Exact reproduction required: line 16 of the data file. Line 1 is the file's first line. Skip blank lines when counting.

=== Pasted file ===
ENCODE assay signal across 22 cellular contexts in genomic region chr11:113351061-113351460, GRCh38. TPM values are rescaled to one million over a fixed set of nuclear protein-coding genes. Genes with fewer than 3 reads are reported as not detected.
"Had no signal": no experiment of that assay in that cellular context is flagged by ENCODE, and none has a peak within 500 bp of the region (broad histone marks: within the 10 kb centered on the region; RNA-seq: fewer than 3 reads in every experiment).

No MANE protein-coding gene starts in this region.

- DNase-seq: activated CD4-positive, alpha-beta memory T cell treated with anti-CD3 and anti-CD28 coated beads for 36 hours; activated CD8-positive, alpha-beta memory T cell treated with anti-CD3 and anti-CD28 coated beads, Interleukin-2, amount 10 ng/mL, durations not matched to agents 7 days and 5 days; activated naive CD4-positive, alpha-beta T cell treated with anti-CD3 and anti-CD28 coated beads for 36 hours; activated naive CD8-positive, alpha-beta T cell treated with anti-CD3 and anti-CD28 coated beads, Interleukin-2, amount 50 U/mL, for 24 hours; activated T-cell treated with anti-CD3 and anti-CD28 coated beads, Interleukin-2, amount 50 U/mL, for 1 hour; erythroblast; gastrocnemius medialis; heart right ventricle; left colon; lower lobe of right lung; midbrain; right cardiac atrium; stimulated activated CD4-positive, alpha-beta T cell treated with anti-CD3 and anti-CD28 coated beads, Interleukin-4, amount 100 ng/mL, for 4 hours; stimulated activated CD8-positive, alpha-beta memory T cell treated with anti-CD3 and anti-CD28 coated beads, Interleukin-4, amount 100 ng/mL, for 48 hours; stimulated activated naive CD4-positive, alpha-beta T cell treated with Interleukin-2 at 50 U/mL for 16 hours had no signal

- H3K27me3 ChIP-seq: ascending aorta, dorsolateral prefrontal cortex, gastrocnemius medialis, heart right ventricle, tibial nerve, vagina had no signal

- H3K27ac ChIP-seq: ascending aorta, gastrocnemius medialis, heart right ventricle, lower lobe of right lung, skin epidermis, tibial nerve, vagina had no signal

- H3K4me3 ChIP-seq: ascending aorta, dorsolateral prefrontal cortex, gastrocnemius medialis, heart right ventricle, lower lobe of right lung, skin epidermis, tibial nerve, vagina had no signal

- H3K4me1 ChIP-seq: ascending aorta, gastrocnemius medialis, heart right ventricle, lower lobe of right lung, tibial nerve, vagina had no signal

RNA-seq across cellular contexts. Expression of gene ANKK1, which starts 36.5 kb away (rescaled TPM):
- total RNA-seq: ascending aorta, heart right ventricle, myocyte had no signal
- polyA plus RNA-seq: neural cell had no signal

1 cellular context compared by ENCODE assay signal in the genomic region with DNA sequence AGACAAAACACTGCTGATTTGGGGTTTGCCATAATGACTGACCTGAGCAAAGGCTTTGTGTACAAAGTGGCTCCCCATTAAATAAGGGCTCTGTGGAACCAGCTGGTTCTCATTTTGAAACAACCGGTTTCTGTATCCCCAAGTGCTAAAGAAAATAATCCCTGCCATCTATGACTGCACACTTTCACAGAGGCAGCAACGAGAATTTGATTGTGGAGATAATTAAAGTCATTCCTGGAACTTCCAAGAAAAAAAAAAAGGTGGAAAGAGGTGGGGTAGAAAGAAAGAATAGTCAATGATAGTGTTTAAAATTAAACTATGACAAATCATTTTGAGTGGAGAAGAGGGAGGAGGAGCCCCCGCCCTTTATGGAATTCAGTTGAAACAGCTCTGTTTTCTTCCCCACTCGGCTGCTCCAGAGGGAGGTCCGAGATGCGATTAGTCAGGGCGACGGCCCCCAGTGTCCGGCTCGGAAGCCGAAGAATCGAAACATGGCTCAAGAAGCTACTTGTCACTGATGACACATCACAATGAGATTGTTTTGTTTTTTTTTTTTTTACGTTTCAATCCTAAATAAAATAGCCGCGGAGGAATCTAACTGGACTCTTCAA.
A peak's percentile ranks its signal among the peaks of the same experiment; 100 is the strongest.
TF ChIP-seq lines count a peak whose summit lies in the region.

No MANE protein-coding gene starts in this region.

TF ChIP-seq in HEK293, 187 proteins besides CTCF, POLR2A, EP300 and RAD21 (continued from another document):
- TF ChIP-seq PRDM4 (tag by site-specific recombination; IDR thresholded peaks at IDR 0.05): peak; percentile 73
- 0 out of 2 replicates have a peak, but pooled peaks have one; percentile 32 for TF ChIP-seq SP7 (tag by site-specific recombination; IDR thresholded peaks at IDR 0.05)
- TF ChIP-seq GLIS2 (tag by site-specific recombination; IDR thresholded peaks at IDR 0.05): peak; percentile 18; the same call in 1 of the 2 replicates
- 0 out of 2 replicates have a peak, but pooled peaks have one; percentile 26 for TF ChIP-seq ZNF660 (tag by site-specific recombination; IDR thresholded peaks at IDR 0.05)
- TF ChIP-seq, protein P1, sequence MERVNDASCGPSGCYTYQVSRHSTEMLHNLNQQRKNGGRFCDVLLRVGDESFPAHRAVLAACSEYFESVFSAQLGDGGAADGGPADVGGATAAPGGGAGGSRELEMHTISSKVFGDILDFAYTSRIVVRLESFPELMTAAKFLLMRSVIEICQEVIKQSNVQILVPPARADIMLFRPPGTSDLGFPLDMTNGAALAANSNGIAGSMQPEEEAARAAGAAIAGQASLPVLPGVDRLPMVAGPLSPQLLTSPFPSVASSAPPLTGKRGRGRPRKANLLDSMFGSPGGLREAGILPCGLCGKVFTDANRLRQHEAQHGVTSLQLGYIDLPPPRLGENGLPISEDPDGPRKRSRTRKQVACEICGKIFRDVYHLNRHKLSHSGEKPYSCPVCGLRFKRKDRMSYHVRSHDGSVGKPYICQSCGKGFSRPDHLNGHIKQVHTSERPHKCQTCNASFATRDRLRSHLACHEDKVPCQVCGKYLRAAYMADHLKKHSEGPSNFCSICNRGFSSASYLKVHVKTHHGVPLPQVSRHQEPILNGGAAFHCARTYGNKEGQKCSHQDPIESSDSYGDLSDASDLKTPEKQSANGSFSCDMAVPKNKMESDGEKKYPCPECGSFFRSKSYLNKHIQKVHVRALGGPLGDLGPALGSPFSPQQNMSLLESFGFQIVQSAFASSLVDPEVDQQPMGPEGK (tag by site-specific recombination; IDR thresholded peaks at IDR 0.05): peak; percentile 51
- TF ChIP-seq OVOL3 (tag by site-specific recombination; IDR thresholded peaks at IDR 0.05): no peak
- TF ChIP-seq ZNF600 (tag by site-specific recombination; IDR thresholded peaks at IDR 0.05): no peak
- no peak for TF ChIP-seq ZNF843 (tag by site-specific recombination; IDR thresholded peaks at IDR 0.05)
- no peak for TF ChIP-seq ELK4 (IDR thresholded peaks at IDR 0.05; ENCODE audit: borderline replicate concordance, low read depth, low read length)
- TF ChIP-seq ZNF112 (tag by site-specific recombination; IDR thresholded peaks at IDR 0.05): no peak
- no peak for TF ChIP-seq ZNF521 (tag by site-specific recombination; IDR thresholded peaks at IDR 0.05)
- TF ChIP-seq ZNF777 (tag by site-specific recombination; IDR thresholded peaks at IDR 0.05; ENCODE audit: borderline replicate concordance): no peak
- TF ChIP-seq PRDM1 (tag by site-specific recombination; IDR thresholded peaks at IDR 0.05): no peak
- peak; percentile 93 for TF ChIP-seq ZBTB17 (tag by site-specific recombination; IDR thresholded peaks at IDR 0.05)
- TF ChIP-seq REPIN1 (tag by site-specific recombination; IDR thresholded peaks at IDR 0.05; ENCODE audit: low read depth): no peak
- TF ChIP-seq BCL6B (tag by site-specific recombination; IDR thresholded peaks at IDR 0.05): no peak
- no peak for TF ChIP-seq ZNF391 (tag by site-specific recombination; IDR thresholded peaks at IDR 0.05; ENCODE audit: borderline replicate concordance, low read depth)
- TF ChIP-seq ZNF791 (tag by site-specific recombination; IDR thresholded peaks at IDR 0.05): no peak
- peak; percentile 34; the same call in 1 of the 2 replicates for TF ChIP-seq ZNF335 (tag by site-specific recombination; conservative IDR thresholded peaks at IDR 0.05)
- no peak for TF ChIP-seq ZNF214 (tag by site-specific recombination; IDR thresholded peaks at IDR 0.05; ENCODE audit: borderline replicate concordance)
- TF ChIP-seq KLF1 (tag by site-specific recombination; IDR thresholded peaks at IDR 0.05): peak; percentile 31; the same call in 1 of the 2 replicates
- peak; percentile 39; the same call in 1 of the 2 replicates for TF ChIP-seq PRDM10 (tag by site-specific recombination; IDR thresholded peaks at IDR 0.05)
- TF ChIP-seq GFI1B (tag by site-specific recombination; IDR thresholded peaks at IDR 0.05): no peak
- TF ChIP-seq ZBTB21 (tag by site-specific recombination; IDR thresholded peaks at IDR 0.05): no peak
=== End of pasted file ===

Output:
TF ChIP-seq in HEK293, 187 proteins besides CTCF, POLR2A, EP300 and RAD21 (continued from another document):